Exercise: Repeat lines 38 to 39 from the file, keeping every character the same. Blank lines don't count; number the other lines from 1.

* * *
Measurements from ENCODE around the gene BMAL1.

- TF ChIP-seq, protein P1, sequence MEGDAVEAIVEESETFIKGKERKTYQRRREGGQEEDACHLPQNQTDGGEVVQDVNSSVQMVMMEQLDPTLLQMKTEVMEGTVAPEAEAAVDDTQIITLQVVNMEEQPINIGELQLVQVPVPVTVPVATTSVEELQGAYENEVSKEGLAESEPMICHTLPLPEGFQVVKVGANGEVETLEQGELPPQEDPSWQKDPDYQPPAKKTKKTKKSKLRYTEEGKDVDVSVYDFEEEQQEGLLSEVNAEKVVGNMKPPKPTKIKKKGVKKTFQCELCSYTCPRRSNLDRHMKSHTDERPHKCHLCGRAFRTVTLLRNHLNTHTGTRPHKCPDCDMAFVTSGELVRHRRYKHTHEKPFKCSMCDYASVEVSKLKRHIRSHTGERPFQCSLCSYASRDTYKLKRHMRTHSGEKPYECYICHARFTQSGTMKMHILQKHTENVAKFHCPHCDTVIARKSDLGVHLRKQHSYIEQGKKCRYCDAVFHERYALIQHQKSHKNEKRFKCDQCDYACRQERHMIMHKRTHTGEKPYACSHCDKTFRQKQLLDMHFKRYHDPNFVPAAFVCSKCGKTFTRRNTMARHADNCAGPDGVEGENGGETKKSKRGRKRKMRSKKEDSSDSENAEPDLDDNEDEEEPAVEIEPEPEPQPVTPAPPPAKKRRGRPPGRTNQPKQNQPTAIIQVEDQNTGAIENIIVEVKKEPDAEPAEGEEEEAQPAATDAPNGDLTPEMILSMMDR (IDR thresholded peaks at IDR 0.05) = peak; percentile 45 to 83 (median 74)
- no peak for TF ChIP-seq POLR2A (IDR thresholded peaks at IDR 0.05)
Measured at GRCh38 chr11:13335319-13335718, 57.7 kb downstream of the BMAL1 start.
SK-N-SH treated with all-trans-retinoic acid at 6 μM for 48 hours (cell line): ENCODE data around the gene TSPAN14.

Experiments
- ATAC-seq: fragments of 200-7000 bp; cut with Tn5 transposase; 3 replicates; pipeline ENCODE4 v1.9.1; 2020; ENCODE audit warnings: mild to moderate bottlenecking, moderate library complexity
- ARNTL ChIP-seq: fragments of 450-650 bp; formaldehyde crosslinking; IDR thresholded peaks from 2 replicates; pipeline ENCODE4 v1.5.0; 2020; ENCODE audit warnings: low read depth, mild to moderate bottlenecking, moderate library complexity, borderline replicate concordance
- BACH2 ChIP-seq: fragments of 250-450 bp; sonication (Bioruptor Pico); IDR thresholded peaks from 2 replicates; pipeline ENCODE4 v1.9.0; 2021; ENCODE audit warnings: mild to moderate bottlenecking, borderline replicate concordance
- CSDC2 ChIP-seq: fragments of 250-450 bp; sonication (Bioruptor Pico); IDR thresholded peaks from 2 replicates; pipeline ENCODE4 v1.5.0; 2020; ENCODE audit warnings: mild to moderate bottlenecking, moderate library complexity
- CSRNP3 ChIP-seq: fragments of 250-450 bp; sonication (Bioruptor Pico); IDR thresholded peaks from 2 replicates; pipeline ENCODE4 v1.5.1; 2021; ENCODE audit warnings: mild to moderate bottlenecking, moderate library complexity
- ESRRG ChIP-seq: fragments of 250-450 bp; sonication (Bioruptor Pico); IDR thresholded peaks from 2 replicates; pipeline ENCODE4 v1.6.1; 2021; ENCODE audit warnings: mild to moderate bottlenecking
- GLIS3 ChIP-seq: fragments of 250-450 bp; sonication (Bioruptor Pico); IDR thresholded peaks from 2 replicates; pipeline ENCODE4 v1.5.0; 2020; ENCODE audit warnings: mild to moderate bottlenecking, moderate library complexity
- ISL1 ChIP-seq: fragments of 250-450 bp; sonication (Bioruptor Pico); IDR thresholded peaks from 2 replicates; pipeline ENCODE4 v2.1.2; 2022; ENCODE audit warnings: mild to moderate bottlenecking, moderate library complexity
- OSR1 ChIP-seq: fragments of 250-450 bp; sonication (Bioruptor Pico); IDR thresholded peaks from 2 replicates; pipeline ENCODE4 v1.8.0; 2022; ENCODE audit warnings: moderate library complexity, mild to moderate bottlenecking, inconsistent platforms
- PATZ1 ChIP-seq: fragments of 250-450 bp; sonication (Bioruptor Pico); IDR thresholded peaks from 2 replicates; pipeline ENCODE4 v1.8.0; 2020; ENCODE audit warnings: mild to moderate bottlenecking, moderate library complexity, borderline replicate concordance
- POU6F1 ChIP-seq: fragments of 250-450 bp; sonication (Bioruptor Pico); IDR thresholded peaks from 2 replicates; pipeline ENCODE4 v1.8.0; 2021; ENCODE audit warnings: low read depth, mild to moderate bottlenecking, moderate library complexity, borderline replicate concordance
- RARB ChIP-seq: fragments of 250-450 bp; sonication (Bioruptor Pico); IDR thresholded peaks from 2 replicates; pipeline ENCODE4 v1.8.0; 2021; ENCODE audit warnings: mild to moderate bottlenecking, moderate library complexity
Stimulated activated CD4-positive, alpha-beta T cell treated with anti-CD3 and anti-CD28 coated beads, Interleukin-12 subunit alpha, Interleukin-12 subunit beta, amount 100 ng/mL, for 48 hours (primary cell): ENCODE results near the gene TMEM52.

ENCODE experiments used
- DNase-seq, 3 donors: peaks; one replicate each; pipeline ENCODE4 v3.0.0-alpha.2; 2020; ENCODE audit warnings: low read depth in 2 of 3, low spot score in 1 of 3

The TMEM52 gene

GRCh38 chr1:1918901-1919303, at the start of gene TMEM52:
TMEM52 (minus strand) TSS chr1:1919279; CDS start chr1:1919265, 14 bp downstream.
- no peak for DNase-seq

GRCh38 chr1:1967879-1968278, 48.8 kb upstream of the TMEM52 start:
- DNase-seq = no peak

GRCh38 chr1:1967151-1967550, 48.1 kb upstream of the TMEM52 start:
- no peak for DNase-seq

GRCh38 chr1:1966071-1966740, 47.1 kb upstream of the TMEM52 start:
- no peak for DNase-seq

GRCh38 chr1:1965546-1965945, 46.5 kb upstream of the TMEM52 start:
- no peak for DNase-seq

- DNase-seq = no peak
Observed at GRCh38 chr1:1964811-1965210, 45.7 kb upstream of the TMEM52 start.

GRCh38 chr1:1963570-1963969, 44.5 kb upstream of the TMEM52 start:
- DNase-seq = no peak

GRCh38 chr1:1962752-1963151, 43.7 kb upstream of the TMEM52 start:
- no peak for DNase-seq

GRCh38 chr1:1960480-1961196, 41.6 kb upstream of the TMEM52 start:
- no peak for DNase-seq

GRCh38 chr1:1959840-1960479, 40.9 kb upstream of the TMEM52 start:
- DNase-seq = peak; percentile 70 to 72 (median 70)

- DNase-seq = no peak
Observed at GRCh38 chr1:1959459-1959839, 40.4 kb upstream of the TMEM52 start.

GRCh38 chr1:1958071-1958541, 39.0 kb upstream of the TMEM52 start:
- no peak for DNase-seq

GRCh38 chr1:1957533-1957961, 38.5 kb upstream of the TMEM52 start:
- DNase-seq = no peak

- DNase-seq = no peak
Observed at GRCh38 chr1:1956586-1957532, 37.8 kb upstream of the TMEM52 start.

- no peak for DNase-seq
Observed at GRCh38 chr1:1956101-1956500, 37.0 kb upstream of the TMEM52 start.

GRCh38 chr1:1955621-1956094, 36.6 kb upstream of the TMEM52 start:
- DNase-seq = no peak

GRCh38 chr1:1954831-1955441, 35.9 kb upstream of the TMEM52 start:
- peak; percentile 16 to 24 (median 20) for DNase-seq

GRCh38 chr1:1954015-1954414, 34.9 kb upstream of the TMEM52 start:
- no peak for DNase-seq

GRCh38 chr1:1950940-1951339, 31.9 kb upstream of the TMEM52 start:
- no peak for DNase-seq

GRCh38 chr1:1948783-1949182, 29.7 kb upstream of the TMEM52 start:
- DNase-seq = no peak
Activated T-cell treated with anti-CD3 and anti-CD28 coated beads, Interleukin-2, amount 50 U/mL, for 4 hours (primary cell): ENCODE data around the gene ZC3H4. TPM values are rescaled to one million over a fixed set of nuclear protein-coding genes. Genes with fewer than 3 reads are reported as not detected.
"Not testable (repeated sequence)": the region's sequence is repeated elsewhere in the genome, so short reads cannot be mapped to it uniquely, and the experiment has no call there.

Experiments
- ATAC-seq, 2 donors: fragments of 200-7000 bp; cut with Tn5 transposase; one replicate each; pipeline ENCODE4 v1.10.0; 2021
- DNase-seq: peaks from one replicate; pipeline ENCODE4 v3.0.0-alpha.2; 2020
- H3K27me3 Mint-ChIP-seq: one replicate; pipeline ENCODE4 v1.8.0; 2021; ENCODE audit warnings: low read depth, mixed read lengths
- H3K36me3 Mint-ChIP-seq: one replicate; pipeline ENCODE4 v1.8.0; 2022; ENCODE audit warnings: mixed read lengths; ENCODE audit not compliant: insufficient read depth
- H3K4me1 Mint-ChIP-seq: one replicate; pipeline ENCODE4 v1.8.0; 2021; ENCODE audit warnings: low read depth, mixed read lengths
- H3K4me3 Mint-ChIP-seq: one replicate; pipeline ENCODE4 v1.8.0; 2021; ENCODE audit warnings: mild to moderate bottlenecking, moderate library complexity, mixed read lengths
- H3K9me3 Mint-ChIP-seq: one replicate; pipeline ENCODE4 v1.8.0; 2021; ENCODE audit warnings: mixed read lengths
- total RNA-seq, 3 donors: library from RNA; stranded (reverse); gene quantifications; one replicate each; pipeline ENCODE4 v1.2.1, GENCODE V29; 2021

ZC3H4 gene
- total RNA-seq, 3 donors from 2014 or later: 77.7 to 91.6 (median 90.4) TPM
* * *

GRCh38 chr1:1962752-1963151, 43.7 kb upstream of the TMEM52 start:
- no peak for DNase-seq